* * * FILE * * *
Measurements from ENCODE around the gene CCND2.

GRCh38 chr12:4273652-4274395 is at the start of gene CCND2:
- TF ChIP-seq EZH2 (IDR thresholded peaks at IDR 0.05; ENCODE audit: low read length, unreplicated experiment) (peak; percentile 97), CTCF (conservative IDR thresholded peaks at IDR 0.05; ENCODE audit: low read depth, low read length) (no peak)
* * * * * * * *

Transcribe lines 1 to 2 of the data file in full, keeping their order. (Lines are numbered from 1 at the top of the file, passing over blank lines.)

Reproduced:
Measurements from ENCODE around the gene CCND2.

GRCh38 chr12:4273652-4274395 is at the start of gene CCND2: